Sunday, June 15, 2014

Trinity Sunday: For God So Loved the World

For God So Loved the World



As we celebrate this wonderful Feast of Trinity, this absolute mystery that's at the core of our faith, this one God who is three persons -- Father, Son and Holy Spirit -- what I'd like to focus on is the Gospel. I want to focus simply on three words, and those three words are: Love, gave, and save. So, how God loved the world, he gave his only son, and he saved us through his only son.

So first of all, love. I just want to focus on the first word of the Gospel because it's so powerful, and I don't think it's something that I ever noticed before. We often hear this. This is the classic John 3:16 that you see at all the sporting events and that the people hold up the sign. John 3:16, "For God so loved the world that he gave his only son." Good, you might be familiar with that.

But I think the part that I never realized was this first phrase: For God so loved what? The world. God so loved the world. God loves the world. He loves it. His creation that he created, he absolutely loves. And if God loves the world, ought we not love the world as well? Ought we not come to discover and find God in our world? And so as I was reflecting on this, I was reminded by a book that I read years ago, and I pulled it back out. And it was a book by Pierre de Chardin. And the book is "The Devine Milieu." So it's all about how this world that we live in, this new milieu that we live in is constantly re-enforcing God's love. We're experiencing God's love because he so loved the world.
So he dedicates the book, and the phrase he says in latin is sic deus dilexit mundum. He says he dedicates it for those who loved the world. So he dedicates it to all the people who loved the world, and he dedicates it especially to people who have loved the world to the negligent of God. So scientists that believe that they have come to this wonderful scientific truth, so much they can't believe in God any longer, he dedicates this book to them because he believes, and we believe, that you can't separate truth from love. You can't separate this world and all the discoveries of this world from God, who created it.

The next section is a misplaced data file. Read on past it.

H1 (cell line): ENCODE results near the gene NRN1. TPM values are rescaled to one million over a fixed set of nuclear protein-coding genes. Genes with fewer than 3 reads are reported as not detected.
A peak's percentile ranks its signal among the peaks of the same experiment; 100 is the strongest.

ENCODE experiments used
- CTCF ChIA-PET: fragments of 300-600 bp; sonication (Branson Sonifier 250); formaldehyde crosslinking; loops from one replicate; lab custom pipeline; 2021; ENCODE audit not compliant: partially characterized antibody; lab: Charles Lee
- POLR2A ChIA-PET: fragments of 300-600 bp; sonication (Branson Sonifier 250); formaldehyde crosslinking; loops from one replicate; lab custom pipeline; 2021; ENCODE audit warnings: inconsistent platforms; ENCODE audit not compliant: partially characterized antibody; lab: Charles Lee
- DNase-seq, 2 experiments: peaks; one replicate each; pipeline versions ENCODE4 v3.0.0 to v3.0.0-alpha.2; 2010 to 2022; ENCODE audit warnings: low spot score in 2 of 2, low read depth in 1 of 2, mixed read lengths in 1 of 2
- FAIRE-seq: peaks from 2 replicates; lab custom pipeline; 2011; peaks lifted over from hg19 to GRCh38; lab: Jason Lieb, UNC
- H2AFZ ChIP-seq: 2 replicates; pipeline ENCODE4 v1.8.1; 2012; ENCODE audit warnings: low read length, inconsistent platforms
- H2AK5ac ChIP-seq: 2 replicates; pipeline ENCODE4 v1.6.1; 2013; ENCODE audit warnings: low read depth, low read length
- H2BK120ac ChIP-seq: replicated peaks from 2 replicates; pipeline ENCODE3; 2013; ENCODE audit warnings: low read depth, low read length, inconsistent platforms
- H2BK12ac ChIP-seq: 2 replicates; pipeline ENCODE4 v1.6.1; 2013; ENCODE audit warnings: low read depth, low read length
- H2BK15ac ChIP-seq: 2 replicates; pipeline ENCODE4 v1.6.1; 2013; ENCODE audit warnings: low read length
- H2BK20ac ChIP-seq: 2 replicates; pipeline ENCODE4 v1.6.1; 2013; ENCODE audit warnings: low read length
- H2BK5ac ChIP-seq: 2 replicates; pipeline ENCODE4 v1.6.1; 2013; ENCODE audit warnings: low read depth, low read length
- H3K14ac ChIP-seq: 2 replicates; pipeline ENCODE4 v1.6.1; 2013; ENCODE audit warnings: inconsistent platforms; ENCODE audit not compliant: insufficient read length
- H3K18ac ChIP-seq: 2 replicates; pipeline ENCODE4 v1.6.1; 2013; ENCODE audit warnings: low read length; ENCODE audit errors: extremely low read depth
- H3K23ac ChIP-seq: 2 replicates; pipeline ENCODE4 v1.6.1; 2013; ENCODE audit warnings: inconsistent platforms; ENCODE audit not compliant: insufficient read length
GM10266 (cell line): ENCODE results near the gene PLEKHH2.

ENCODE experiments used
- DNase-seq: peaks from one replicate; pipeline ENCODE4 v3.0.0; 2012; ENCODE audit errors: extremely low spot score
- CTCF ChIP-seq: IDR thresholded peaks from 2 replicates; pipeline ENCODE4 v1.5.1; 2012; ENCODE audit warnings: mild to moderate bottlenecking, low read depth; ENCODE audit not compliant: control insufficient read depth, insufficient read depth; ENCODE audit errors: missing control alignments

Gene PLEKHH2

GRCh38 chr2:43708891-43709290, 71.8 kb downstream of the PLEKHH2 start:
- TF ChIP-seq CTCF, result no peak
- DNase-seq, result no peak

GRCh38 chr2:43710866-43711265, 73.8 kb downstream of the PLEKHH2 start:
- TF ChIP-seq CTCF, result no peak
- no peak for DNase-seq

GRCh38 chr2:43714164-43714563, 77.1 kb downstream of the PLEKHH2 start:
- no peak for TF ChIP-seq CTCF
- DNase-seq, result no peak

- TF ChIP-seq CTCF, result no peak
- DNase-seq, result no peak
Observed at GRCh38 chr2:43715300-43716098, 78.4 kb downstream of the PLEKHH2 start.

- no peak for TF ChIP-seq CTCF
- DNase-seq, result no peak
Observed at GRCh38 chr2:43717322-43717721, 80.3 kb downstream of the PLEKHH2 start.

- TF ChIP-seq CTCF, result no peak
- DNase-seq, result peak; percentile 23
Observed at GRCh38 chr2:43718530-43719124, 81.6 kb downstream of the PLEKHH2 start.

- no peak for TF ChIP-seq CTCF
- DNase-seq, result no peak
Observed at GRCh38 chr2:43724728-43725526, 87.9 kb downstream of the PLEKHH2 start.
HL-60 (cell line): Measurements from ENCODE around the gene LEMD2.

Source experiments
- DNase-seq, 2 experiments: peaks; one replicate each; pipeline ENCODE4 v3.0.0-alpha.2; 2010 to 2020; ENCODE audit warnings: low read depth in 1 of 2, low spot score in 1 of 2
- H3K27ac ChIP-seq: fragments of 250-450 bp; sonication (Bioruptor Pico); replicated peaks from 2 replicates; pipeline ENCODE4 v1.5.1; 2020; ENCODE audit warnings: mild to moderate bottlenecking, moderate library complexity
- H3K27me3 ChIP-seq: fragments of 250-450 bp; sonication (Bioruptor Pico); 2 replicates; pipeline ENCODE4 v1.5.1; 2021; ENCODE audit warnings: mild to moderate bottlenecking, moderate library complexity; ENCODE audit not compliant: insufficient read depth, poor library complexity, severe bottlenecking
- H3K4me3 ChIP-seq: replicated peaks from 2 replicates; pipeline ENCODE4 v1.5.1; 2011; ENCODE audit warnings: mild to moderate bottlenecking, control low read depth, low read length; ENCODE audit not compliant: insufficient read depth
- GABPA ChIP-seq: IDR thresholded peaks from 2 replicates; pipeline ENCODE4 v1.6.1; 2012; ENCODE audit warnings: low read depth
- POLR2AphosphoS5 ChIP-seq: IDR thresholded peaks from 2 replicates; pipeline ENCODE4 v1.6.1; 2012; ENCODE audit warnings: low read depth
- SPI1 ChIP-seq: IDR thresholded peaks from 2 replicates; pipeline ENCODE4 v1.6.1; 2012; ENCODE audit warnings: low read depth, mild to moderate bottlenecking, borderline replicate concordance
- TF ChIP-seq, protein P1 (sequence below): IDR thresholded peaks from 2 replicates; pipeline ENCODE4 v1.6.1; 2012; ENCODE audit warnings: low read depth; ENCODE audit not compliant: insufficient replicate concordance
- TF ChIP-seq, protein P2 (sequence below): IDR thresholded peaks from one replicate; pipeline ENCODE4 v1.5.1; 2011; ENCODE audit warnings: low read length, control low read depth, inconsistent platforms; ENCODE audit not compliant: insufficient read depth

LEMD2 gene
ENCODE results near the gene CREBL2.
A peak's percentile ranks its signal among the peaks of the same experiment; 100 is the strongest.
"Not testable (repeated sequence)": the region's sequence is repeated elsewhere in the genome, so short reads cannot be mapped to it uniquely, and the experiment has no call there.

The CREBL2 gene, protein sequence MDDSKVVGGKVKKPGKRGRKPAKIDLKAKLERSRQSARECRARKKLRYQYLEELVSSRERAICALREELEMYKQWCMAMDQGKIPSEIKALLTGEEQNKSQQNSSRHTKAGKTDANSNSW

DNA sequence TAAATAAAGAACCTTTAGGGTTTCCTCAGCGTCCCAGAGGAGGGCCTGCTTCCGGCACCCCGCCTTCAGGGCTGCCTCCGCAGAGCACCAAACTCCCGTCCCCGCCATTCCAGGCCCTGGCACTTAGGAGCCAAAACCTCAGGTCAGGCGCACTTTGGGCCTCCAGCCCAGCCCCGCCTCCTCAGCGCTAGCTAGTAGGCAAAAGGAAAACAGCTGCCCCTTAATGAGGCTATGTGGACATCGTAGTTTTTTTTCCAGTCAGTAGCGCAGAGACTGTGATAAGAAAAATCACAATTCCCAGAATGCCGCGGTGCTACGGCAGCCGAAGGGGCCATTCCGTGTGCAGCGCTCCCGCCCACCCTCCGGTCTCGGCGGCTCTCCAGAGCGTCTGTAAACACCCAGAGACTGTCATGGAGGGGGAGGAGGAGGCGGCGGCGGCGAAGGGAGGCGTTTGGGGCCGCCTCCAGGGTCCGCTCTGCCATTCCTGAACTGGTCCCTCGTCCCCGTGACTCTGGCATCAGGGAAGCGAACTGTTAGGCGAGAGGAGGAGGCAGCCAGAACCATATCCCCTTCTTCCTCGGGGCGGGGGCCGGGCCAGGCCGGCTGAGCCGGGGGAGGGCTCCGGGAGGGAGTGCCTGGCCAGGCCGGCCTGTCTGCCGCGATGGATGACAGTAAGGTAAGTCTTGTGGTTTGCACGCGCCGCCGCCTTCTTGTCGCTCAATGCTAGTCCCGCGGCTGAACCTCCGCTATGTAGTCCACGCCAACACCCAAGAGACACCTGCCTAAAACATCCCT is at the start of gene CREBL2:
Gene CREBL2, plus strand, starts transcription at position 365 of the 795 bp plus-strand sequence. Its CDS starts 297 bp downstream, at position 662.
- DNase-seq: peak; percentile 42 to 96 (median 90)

So, first of all, love. God so loved the world.

We hear in the beginning from the book of Genesis, "Then God said, 'Let there be light.'" When the earth was a formless wasteland, he said, "Let there be light," and there was light. And God saw that the light was good. The light was good, and everything he went on to create from them, it was good. He loved the world that he created. He delights in his creation. So I just want you to think about that first of all. What is your perspective on the world? Do you love this world that he has given to you? When you look at the world, do you see beauty and do you see goodness and do you see God working, or do you have a more pessimistic view of the world? Because God loved the world. He loved it so much that he gave his only son into the world. So I'm just going to read an excerpt from "The Divine Milieu." "To have access to the divine milieu is to have found the one thing needful: Him who burns by setting fire to everything that we love badly or not enough; him who calms by eclipsing with his blaze everything that we would love too much; him who consoles by gathering up everything that has been snatched away from our love or has never been given to it. To reach those priceless layers is to experience, with equal truth, that one has need of everything, and that one has need of nothing. Everything is needed because the world will never be large enough to provide for our taste for action with the means of grasping God. No matter how much we get in this world, no matter how much beauty we take in, it's never enough for us. We always want and we seek more. And yet nothing is needed; for as the only reality which can satisfy us lies beyond the transparencies in which it is mirrored, everything that fades away and dies between us will only serve to give reality back to us with greater purity."

So sometimes we despair and we look at the world we look at nature because everything dies, right? Everything ultimately dies, and we ultimately die. But through Christ, throughout Incarnation, everything lives. And everything that we have experienced and touched and loved in this world, lifts us up more closely to the love of God. God so loved the world. And if we love this world that we are in, it's going to lift us up to the love of God. So I just ask you that question. Do you love the world around you? Do you love creation? Do you delight in this beautiful sunny day in June? Do you love God's nature that he has provided for us? Do you see the goodness in people? Do you love what God loves?
And then the question is, are there things in the world that you are too attached to? Because, ultimately, this world is only to be like a stepping block for us to God. Are the things that you are too attached to, things that you know you may be called to let go of so that you can receive more of Gods love more purely.

Ultimately, God loves the world, and he loves us in and through the world, and we come to love God through this world that he has placed us in. So the only way to get to love God is by loving him in this world. By loving him through the things of this world and the people of this world and this entire creation, this divine milieu is our way to love God.